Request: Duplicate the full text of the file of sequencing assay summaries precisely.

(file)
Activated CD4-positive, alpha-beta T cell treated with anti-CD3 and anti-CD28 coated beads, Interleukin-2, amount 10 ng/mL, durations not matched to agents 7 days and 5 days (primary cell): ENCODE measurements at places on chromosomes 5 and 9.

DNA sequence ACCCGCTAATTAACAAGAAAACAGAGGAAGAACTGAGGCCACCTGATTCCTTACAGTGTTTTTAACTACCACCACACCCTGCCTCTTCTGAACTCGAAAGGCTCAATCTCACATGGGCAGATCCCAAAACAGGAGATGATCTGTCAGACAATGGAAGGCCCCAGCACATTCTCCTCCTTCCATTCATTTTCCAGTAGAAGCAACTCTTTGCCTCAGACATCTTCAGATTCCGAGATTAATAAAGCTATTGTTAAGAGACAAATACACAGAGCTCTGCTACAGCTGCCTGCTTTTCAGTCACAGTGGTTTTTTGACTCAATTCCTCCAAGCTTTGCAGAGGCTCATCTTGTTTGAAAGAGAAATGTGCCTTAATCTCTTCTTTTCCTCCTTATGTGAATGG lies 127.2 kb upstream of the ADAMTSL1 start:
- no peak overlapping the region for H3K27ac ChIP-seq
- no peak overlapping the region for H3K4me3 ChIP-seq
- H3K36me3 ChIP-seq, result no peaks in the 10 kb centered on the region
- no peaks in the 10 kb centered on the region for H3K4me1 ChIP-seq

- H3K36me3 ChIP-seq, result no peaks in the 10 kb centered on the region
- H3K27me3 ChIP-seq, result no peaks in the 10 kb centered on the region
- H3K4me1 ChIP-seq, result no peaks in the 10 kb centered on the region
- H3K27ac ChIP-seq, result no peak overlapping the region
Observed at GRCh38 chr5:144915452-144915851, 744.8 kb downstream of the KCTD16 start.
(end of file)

Activated CD4-positive, alpha-beta T cell treated with anti-CD3 and anti-CD28 coated beads, Interleukin-2, amount 10 ng/mL, durations not matched to agents 7 days and 5 days (primary cell): ENCODE measurements at places on chromosomes 5 and 9.

DNA sequence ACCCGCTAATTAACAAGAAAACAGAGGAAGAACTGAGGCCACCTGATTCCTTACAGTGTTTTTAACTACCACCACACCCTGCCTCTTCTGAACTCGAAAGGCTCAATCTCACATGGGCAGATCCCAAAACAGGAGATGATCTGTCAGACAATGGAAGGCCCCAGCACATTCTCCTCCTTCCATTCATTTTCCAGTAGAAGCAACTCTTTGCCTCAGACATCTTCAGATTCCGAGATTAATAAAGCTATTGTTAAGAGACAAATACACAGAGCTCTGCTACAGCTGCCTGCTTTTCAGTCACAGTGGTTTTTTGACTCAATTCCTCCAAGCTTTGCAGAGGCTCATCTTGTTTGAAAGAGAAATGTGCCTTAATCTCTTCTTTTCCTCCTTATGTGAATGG lies 127.2 kb upstream of the ADAMTSL1 start:
- no peak overlapping the region for H3K27ac ChIP-seq
- no peak overlapping the region for H3K4me3 ChIP-seq
- H3K36me3 ChIP-seq, result no peaks in the 10 kb centered on the region
- no peaks in the 10 kb centered on the region for H3K4me1 ChIP-seq

- H3K36me3 ChIP-seq, result no peaks in the 10 kb centered on the region
- H3K27me3 ChIP-seq, result no peaks in the 10 kb centered on the region
- H3K4me1 ChIP-seq, result no peaks in the 10 kb centered on the region
- H3K27ac ChIP-seq, result no peak overlapping the region
Observed at GRCh38 chr5:144915452-144915851, 744.8 kb downstream of the KCTD16 start.